Orchidaceae – Orchid Family
Displaying a myriad of visually transfixing examples of divergent and convergent evolution, biomimicry, and sexual selection, little can be said about these otherworldly flowers that has not been said before by more experienced botanists. Irregular, diverse, exotic blossoms reflect the environments and pollinators that derive mutual benefit from interacting with members of this group. Orchidaceae is the largest flowering plant family with 763 genera and 28,000 species. This family is so large that its membership makes up 6% to 11% of all seed bearing plants on Earth. The richest diversity of this family live in the tropics, but are present on six continents, found in a wide array of climates, and 285 species occurring in the United States alone.
Orchid flowers are intricate and bilaterally symmetric, with three sepals and three petals. Two petals are alike and the lower petal is usually modified into a lip or, sometimes, even a bulbous pocket (i.e. Pink Lady Slippers or Calypso Orchids). Some species, including in and around the Pacific Northwest, have single flowers, however most have racemose inflorescences displaying many smaller blossoms. Ovaries are inferior and fruit is a capsule full of numerous microscopic seeds.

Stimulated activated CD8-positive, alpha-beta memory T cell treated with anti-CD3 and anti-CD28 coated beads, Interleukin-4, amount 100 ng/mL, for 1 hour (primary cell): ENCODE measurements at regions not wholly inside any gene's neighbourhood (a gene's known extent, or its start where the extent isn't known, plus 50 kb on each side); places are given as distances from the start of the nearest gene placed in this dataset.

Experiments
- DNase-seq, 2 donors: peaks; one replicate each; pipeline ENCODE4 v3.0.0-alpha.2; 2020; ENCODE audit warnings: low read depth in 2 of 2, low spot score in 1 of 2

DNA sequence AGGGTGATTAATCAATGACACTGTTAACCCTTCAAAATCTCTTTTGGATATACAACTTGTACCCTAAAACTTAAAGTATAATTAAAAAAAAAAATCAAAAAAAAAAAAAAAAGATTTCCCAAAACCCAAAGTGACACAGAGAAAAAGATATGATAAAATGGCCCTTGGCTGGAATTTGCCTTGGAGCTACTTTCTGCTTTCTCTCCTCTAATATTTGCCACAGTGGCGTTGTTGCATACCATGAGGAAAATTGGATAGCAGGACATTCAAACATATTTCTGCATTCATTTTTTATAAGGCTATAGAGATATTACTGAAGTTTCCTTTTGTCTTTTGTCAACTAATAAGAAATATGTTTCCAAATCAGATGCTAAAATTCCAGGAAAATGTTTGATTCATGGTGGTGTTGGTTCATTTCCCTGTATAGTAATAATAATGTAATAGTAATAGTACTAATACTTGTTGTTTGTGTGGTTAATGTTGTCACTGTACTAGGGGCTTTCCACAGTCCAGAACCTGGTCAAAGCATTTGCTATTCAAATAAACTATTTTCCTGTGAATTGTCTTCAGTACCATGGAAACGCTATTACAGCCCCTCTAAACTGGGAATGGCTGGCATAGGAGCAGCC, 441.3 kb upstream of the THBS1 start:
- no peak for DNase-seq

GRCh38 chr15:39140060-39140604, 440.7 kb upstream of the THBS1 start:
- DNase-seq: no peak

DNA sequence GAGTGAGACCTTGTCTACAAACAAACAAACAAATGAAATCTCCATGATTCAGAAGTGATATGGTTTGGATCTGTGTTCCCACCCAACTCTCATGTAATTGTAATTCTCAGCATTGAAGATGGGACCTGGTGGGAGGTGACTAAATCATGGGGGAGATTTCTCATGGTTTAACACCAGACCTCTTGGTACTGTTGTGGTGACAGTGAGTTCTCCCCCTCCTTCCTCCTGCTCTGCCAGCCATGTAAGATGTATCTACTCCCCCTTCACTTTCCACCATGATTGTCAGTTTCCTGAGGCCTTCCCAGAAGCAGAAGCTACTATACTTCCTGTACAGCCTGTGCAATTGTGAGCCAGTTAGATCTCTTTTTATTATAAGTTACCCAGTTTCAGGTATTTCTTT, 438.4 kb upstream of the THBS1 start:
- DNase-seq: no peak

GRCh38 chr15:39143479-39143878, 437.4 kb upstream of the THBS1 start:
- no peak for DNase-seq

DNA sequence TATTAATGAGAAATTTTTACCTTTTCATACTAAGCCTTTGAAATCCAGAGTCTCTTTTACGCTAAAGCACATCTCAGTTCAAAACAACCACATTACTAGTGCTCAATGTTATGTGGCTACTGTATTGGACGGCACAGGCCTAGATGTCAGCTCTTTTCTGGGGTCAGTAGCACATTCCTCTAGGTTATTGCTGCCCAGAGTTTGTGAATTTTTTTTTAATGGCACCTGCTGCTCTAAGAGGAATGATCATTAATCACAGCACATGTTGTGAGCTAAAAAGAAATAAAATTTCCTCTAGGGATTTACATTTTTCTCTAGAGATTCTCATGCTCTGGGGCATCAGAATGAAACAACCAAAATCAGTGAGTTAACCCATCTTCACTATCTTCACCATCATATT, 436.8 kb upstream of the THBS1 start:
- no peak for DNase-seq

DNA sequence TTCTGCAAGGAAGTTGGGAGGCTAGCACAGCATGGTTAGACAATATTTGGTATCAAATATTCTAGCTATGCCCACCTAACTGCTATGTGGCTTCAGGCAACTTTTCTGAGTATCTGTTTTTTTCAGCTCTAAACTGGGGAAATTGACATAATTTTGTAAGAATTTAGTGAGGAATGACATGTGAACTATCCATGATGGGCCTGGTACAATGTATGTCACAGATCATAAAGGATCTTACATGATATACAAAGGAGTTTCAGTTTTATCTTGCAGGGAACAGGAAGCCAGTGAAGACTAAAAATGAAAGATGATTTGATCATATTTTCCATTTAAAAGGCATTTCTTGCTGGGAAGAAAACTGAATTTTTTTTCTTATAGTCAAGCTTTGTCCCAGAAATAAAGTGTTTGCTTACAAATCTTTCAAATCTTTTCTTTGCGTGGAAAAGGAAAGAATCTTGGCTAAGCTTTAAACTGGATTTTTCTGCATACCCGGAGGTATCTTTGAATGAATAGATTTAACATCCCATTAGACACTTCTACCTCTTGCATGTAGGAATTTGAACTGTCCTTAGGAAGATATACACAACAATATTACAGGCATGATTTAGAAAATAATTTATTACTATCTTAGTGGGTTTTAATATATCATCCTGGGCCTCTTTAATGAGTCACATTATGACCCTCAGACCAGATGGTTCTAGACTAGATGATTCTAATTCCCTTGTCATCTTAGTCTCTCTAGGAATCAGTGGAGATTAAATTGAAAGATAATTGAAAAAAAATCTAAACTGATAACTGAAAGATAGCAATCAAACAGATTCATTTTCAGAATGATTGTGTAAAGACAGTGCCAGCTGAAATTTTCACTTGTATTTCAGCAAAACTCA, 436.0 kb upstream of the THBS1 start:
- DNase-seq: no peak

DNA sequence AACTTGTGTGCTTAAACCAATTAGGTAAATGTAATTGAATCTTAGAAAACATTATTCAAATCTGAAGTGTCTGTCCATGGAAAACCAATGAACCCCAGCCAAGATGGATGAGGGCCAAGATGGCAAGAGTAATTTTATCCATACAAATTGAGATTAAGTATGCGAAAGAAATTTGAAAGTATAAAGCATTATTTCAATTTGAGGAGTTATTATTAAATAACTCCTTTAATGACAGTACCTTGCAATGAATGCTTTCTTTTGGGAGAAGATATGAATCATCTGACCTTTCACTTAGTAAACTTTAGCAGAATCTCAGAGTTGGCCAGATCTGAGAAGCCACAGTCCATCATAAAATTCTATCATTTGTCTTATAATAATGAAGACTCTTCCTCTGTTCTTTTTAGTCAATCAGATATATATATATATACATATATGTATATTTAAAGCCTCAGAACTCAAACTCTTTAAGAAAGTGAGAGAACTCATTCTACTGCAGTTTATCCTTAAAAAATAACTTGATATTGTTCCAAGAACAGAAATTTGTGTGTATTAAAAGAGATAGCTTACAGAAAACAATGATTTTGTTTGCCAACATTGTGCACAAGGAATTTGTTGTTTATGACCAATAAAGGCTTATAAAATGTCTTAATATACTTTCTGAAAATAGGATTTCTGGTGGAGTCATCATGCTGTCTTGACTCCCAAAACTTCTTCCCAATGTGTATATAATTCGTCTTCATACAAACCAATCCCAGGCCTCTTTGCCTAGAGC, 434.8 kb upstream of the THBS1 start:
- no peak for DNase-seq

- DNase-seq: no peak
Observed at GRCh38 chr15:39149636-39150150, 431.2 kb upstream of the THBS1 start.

Spiranthes romanzoffiana – Hooded Ladies Tresses
Species Code: SPRO
Growth Habit: Herbaceous perennial monocot growing 6 to 30 cm tall.
Leaves: 3 to 6, linear to lanceolate leaves with parallel veins growing 25 cm long by 2 cm wide.
Flowers: 10 to 60, tiny, greenish white to cream colored flowers are arranged in dense, spiraled spikes. Sepals and petals are long and lanceolate, displaying bilateral symmetry, petals converging with the lip to form a hood. Flowers arranged on inflorescence spike horizontally.
Fruits: Produces elliptic capsules.
Ecology: FACW – Facultative Wetland species, found in a range of ecosystems from beach dunes to low elevation wetland prairies, and riparian zones.
Notes: The most commonly occurring Spiranthes in the state of Oregon and the only member of Orchidaceae found in Willamette Valley wetland prairies.
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